Other platforms include social media, chat and IM services, television providers and anything streaming-related. The latter would include any websites or web portals that provide streaming content of any kind.

When many think of the term “streaming,” names like Netflix, Hulu, and HBO Now immediately come to mind. However, streaming across the rest of the internet has continued to evolve as well. There are entire web portals dedicated to providing content outside the confines of conventional software or applications.

Platforms with user-generated content will also suffer, but it’s difficult to say how regulations will impact them directly. It’s likely the smaller players will fold under the pressure, while tried-and-true providers will stick it out.

Live-streaming and user-based services may also take a hit, but the censorship here is not without merit. Several high-profile cases of live-streamed sex caused quite a ruckus in the country. One Beijing couple even streamed themselves trying to stow away in a local IKEA overnight. Spoiler alert: they were caught and promptly punished.

What will the impact be?

In the grand scheme of things, the regulations will have little impact, if any, on the big names in the space. Existing providers will simply need to tone down some of the content they offer, but this won’t stem the flow completely. In addition, Western-based providers will likely continue to be tolerated.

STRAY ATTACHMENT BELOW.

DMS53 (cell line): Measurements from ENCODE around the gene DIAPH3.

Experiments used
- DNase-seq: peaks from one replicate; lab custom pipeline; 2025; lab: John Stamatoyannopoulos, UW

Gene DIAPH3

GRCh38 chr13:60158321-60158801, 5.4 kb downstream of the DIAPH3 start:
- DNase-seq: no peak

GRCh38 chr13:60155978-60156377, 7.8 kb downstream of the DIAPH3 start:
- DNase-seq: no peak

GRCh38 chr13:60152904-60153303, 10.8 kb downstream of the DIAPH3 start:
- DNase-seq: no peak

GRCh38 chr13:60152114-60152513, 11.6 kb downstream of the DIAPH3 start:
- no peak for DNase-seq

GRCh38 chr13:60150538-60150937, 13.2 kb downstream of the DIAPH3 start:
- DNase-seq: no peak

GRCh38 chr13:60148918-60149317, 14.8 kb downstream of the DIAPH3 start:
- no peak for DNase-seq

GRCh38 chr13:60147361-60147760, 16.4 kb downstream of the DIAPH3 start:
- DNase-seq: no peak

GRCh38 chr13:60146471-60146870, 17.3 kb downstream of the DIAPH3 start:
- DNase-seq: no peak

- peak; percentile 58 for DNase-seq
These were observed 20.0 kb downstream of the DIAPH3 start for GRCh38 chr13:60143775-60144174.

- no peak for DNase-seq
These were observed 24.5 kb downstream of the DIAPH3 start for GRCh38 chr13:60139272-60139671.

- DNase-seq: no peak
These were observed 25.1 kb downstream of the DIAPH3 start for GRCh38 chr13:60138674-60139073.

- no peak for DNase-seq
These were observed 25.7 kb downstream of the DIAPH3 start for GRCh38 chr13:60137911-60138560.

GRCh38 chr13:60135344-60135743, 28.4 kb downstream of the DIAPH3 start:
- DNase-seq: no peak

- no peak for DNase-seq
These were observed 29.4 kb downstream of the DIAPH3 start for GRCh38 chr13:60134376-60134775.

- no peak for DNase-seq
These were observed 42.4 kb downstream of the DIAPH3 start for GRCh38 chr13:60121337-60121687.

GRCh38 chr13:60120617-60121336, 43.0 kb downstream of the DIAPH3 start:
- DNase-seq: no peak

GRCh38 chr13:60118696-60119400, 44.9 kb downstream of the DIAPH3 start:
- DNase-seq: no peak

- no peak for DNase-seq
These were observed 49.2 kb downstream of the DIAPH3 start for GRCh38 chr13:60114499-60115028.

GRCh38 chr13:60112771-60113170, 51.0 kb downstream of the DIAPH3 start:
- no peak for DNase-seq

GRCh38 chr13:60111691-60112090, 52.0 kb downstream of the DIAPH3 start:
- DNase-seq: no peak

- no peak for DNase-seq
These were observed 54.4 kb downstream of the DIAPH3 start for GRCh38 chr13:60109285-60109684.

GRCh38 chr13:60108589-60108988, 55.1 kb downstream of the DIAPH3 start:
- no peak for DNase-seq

As you’ll notice, a lot of this is up in the air and open to interpretation. It really depends on what the Chinese regulators decide to enforce and crack down on over the coming months.

Any negative impact or consequences will be felt by smaller players and those looking to enter or get into the Chinese streaming market.

How will this affect the rest of the world?

One of the largest and most renowned streaming providers, Netflix, does not currently offer service in China. And with the new regulations in place, it doesn’t look like they’ll enter that market anytime soon. But for the company, it’s not just a matter of regulation — they would face stiff competition from other providers in the region. Namely, those supported and funded by the government.

The actions of a single provider hardly speak for the entire market, but it should provide some indication as to what many will do in the future. Fewer companies will seek to provide streaming content in China, unwilling to deal with the strict regulations and the competition.

That’s not to say the market growth will halt. There will be a shift in what providers are accepted and what kind of content is offered. User-generated content, for example, may slowly be phased out. The same is true of unregulated content, at least when it comes to providers who want to stay on the government’s good side.

The views expressed here do not necessarily represent TechNode’s or China Film Insider’s editorial position.

— This article originally appeared on TechNode.